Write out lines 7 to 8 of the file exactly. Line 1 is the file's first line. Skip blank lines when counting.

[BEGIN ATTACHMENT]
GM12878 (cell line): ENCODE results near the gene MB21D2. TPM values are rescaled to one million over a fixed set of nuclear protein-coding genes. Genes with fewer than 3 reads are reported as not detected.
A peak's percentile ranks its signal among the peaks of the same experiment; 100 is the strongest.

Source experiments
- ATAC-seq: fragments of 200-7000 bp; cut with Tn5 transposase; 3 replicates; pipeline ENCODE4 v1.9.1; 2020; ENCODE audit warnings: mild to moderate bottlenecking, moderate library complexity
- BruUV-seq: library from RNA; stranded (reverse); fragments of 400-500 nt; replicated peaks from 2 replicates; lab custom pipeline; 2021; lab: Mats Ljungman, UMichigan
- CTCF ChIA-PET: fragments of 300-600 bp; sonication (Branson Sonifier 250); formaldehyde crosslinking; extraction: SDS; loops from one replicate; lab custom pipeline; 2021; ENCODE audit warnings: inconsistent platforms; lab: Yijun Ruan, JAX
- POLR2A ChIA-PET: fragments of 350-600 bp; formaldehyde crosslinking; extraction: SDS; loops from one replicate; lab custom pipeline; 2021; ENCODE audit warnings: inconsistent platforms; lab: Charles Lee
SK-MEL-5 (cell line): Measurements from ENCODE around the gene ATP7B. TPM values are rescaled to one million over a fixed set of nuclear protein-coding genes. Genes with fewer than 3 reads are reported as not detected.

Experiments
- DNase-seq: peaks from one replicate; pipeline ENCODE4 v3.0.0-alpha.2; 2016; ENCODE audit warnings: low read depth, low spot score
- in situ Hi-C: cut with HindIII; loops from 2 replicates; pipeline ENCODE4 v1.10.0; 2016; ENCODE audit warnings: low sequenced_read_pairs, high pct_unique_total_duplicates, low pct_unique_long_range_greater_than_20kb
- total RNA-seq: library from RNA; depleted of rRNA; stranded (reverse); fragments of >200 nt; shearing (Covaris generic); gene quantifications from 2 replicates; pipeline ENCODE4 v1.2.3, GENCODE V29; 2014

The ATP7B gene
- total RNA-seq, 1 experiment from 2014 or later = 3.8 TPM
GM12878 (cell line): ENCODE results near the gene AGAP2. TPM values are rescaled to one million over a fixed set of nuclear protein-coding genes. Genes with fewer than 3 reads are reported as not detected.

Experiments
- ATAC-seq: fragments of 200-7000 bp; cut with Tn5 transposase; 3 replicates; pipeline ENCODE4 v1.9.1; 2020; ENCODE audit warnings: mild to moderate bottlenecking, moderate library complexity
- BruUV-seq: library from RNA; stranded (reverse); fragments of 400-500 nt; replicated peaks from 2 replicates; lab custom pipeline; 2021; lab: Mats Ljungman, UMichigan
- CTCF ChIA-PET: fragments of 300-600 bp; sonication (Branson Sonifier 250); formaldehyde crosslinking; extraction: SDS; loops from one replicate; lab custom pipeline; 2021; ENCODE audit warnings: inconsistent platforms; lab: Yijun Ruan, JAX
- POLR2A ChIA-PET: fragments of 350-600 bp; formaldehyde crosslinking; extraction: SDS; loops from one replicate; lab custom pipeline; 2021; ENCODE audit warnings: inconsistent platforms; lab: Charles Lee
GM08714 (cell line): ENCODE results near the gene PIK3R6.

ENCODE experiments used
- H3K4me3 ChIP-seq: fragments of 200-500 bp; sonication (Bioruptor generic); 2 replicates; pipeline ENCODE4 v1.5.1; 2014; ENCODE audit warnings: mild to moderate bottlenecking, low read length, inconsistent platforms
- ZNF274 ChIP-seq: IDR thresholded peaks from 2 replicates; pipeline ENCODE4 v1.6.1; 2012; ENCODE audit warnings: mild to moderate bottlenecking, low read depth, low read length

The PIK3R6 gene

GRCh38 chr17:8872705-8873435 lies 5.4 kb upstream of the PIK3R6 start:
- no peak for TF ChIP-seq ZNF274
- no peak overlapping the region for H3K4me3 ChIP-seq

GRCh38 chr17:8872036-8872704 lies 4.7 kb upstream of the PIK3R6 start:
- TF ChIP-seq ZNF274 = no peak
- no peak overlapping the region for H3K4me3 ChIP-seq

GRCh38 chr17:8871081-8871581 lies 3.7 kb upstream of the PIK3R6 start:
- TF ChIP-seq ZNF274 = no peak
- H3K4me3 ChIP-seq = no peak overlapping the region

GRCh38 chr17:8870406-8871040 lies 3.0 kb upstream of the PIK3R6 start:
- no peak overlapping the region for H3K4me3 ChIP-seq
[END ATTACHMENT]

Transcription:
- POLR2A ChIA-PET: fragments of 350-600 bp; formaldehyde crosslinking; extraction: SDS; loops from one replicate; lab custom pipeline; 2021; ENCODE audit warnings: inconsistent platforms; lab: Charles Lee
SK-MEL-5 (cell line): Measurements from ENCODE around the gene ATP7B. TPM values are rescaled to one million over a fixed set of nuclear protein-coding genes. Genes with fewer than 3 reads are reported as not detected.